What Does Acute Silicosis Mean?
Acute silicosis is an incurable lung disease caused by breathing in tiny bits of silica, which is found in sand, rock, and various mineral ores (e.g., quartz). It is primarily caused by occupational exposure to silica, which occurs through mining and glass manufacturing industries, as well as foundry work, and it is recognized as the oldest known occupational disease.
Symptoms associated with the disease may occur within a few weeks to a few years of exposure, and they include fever, cough, weight loss, chest pain, and fatigue. In severe cases, the lungs become inflamed and fill with fluid, causing shortness of breath and low blood-oxygen levels.
Safeopedia Explains Acute Silicosis
Silicosis is a risk to any worker who might be exposed to crystalline silica, which occurs in any occupation that involves disturbing the earth’s crust. Specific occupations at risk include, but are not limited to, mining, construction, tunneling, masonry, sand blasting, glass and ceramics works, steel industry work, quarrying, and stone-cutting.
Silicosis is a significant source of occupational disease that is responsible for more than 100 deaths in the United States each year. Acute silicosis is a variant of silicosis that is associated with intense exposure to silica over a relatively short duration (months to years), as opposed to chronic silicosis, which involves prolonged exposure to smaller amounts and develops over decades. A third type of silicosis is accelerated silicosis. Patients with acute silicosis often experience respiratory failure within two years of the diagnosis.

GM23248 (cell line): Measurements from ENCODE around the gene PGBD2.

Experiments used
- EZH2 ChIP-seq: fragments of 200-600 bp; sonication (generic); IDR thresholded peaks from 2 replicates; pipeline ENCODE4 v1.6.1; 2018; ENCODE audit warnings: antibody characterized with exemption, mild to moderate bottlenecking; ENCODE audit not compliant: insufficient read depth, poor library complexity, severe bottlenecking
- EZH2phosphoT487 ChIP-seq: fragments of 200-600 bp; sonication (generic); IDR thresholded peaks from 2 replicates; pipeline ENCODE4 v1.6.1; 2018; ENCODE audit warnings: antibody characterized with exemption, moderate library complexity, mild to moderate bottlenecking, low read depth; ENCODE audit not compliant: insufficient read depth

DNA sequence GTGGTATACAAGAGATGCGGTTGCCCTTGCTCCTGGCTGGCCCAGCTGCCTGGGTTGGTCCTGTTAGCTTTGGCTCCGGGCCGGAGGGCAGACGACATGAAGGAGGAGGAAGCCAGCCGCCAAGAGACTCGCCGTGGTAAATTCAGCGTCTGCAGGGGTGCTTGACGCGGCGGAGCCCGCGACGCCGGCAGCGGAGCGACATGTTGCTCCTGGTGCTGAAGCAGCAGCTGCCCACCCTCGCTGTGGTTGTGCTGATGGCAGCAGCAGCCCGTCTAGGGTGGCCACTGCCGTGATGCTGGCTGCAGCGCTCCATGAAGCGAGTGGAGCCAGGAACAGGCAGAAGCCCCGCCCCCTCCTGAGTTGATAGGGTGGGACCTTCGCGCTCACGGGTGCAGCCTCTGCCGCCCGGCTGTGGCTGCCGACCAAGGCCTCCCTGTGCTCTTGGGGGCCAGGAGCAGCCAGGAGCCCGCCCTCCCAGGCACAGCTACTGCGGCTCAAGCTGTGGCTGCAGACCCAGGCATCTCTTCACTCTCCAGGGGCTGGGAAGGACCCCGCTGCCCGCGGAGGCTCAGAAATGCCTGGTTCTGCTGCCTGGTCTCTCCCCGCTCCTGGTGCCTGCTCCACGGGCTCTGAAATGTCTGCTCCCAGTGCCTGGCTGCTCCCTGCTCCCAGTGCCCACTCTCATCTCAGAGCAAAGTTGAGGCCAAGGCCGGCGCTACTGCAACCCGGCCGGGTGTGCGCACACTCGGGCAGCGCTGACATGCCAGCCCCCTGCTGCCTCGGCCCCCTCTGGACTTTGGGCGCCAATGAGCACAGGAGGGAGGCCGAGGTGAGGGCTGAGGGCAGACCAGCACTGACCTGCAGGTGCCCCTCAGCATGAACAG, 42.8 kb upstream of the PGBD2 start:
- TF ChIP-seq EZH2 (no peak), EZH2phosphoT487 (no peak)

OSHA and other occupational safety authorities enforce threshold limits on the amount of silica that workers may be exposed to during a given period. OSHA’s permissible exposure limit (PEL) is 50 µg/m3 averaged over an eight-hour workday, and worker exposure must be assessed at any level greater than 25 µg/m3. Exposure may be managed through the provision of respirators and other dust-management tools. Furthermore, workers must also be trained to understand the dangers of silica exposure and offer medical screening every three years.
The legal occupational exposure limits for silica exposure do not eliminate the risk of acute silicosis. In fact, when OSHA released its updated silica standard in 2018, it stated that the 50 µg/m3 exposure limit still allowed workers to face a significant risk of developing silicosis, but it was the lowest level that could reasonably be achieved by the industry. Medical experts view the most effective way of preventing silicosis as being through the use of ventilation, suppression, and isolation equipment that separates workers from exposure to silica dust, as the use of respiratory masks does not eliminate exposure.